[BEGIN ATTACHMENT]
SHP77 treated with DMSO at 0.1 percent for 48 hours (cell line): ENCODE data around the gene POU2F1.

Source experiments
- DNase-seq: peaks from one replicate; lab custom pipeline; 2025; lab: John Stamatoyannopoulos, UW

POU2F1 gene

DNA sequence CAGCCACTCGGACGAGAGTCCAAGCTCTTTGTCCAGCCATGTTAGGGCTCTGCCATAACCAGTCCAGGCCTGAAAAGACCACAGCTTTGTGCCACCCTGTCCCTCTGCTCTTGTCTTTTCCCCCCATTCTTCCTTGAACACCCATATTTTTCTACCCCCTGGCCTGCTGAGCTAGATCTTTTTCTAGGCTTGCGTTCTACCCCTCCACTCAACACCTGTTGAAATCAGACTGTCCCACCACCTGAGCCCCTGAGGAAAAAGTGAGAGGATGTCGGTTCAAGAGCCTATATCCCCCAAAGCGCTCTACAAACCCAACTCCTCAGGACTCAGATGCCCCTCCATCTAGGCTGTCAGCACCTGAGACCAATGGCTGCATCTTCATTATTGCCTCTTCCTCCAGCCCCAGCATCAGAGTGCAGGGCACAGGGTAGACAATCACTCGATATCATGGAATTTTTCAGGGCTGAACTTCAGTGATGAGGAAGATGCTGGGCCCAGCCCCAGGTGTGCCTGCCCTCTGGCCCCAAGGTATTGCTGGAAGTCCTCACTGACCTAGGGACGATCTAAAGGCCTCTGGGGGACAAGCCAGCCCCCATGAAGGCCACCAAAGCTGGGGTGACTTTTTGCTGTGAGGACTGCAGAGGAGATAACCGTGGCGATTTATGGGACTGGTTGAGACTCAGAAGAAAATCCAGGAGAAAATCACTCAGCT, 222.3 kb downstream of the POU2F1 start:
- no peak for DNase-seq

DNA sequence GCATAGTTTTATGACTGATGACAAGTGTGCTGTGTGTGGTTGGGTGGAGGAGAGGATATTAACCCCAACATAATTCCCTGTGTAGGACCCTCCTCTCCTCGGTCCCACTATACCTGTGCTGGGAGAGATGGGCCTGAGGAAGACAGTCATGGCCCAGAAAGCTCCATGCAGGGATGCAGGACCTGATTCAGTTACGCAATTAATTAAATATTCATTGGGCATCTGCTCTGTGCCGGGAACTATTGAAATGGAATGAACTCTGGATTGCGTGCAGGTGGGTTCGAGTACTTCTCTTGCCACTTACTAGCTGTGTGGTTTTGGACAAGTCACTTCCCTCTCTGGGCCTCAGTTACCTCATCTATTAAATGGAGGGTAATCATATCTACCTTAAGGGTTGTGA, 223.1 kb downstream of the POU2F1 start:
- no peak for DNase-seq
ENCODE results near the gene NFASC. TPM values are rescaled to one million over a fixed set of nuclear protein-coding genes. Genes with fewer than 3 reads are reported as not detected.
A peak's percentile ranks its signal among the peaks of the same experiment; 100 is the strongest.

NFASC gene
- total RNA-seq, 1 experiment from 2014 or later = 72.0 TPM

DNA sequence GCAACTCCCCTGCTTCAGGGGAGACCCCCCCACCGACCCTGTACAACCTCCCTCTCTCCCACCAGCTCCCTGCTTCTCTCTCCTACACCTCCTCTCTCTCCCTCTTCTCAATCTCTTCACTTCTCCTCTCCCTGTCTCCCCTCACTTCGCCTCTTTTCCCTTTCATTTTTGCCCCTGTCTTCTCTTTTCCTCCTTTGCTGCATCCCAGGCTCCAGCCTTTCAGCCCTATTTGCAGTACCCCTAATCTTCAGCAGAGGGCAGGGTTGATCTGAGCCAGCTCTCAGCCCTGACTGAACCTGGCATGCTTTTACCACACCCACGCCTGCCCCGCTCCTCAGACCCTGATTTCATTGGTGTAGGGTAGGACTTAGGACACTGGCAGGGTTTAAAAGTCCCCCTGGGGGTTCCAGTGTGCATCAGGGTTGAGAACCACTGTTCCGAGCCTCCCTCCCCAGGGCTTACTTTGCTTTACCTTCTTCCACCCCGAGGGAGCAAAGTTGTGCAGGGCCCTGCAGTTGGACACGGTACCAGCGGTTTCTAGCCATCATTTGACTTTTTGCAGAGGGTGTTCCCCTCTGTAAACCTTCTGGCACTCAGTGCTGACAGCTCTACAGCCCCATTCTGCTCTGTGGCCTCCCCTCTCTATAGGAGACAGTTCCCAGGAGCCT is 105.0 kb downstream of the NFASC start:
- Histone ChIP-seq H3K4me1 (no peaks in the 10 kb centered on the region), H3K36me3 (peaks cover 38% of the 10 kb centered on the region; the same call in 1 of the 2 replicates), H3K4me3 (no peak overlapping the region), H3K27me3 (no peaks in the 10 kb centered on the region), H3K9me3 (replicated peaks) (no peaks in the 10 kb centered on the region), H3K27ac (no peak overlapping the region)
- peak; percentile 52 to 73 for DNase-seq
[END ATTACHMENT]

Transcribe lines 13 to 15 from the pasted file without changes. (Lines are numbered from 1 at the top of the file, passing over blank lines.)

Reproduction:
DNA sequence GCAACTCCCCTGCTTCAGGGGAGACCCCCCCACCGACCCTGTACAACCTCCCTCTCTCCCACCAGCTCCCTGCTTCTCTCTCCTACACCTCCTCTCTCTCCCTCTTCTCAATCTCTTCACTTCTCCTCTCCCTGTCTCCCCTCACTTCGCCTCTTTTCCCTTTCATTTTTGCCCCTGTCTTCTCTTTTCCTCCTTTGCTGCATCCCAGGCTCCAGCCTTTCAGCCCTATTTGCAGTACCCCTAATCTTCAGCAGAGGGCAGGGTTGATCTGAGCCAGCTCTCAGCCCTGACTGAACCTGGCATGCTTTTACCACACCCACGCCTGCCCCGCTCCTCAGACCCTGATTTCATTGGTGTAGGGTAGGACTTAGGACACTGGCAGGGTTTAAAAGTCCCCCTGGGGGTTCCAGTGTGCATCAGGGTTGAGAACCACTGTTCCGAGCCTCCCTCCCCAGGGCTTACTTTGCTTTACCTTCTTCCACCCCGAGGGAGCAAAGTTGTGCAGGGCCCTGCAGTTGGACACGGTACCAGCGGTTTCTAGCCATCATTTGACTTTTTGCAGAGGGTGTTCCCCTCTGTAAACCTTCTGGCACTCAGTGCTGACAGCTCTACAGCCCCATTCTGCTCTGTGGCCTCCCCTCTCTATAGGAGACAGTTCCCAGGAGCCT is 105.0 kb downstream of the NFASC start:
- Histone ChIP-seq H3K4me1 (no peaks in the 10 kb centered on the region), H3K36me3 (peaks cover 38% of the 10 kb centered on the region; the same call in 1 of the 2 replicates), H3K4me3 (no peak overlapping the region), H3K27me3 (no peaks in the 10 kb centered on the region), H3K9me3 (replicated peaks) (no peaks in the 10 kb centered on the region), H3K27ac (no peak overlapping the region)
- peak; percentile 52 to 73 for DNase-seq